by Jacob Hogg, Rebecca A. Mancini, and Gary R. Gllenn
Miller Canfield is an IMA member law firm…
Pres. Donald Trump added new countries to the list of those whose citizens face travel restrictions into the United States.
On Sept. 24, 2017, Pres. Trump issued the “Presidential Proclamation Enhancing Vetting Capabilities and Processes for Detecting Attempted Entry Into the United States by Terrorists or Other Public-Safety Threats.” The proclamation is an update and expansion of his preexisting immigration order that was signed on March 6, 2017, and expired on Sept. 24.
The proclamation adds countries to the list of those whose citizens face travel restrictions into the U.S., in what the administration says is an effort to protect against terrorist attacks “and other public-safety threats.” Foreign nationals from Chad, Iran, Libya, North Korea, Syria, Venezuela, Yemen and Somalia will now face some form of travel restriction to the United States to “address the threats that the countries’ identity-management protocols, information-sharing inadequacies, and other risk factors pose to the security and welfare of the United States.”
Foreign nationals from Iraq will no longer face travel restrictions, but their entry will be subject to additional scrutiny to determine if they pose a threat to the United States.
The President’s proclamation distinguishes between immigrants and non-immigrants from the countries listed above given that persons admitted on immigrant visas present distinct national security concerns from non-immigrants. For reference, immigrants are defined as persons wishing to live permanently in the U.S. whereas nonimmigrants are persons with permanent residence outside the U.S. but wish to be in the U.S. on a temporary basis for a specific purpose and duration such as for business, temporary work or study, for example.
Entry of non-immigrants from the named countries is tailored to each specific country. Some countries displayed “mitigating factors” during the administration’s review of the country’s immigration policies, and the President restricted only certain categories of nonimmigrants from those countries. For example, entry of immigrants from Chad, Iran, Libya, North Korea, Syria, Yemen and Somalia is suspended indefinitely under the new ban, meaning immigrants from these countries are no longer permitted subject to legal challenges.
Nonimmigrants from Chad, Libya and Yemen seeking entry into the United States on business (B-1), tourist (B-2), and business/tourist (B-1/B-2) visas will be suspended. Iranian citizens seeking entry into the United States under a valid student (F and M) and exchange visitor (J) visa will not be suspended, although they will be subject to enhanced screening and vetting. Nonimmigrants from North Korea and Syria are banned completely from entry into the United States. For Somalian nonimmigrants, there will be increased screening standards to determine if those individuals pose a threat to national security.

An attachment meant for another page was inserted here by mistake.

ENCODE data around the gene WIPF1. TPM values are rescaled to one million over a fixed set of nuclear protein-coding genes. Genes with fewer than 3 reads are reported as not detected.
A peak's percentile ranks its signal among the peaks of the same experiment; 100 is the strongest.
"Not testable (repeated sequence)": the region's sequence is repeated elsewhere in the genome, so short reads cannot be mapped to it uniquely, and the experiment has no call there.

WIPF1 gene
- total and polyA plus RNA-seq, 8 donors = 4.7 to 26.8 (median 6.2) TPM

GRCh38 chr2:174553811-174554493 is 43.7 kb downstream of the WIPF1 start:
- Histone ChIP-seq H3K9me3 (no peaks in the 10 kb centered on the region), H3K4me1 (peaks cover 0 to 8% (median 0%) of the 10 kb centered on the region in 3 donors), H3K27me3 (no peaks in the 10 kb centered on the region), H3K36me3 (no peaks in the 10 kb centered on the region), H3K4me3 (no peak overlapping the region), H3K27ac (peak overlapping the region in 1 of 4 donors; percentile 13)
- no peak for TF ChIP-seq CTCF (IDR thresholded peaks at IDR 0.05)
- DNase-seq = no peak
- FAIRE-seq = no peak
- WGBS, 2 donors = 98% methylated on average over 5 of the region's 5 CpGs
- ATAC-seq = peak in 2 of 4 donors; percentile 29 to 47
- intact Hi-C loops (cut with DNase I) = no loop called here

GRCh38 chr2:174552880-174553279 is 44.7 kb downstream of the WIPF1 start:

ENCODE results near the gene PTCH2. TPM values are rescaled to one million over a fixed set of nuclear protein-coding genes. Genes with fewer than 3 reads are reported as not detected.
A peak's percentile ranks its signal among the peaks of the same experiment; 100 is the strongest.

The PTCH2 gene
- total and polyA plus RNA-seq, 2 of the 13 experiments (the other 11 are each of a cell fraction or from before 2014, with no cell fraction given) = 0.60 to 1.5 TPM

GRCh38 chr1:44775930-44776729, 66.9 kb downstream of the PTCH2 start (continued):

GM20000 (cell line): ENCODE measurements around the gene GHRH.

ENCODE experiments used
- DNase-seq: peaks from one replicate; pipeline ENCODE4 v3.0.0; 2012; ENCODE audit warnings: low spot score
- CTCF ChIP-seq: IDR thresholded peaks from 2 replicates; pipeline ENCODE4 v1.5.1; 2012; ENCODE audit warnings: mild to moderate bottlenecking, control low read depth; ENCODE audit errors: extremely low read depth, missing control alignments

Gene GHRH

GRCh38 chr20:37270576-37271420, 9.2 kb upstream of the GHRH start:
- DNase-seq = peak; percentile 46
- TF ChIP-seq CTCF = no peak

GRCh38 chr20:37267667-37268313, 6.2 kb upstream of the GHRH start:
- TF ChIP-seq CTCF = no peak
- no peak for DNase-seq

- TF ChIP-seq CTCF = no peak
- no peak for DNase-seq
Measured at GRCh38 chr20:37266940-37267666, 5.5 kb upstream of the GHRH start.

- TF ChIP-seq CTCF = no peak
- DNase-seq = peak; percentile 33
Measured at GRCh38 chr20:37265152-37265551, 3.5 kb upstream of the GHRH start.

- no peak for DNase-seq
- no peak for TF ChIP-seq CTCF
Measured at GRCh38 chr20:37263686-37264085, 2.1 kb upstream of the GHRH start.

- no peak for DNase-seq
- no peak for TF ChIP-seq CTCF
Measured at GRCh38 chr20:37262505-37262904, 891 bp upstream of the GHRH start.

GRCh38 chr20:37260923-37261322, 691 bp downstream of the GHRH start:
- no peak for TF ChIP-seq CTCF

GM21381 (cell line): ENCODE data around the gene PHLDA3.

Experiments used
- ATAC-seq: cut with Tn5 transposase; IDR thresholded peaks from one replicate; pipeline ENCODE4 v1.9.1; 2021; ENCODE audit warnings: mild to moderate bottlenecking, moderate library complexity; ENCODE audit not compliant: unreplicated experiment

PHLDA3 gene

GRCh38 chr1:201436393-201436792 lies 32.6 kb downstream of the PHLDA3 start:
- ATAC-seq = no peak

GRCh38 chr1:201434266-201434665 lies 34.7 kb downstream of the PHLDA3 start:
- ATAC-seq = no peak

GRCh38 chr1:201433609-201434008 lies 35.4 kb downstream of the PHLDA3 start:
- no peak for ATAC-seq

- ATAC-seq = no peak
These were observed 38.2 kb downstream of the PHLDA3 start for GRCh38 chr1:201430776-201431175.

Finally, Venezuelan government officials “involved in screening and vetting procedures” and their immediate family members seeking entry on B-1, B-2 and B-1/B-2 visa will be suspended. This is a result of the Venezuelan government’s failure to cooperate with the United States’ effort to gather public-safety and terrorism-related information during their review process.
The proclamation lists several exceptions to the individual travel bans, including foreign nationals who have lawful permanent residence in the United States, any foreign national who is admitted into the United States on or after effective date of this proclamation, any foreign national who has been granted asylum or refugees who have already been admitted to the United States, among others. The proclamation also outlines when waivers may be granted in certain limited circumstances if the foreign national can show that denial of entry would cause undue hardship or that their entry would not threaten national security and would be in the national interest.
The entry restrictions for citizens from countries who were previously subject to the March 6, 2017, executive order went into effect on Sept. 24, 2017, while the restrictions for citizens from countries that are new to the list will go into effect on Oct. 18, 2017.
Employers should work with their Miller Canfield immigration attorney to determine if any of their employees are subject to the order. Foreign national employees who are from one of the listed countries may need to refrain from international travel for the duration of the ban, or until further notice.
To view the original article, click here.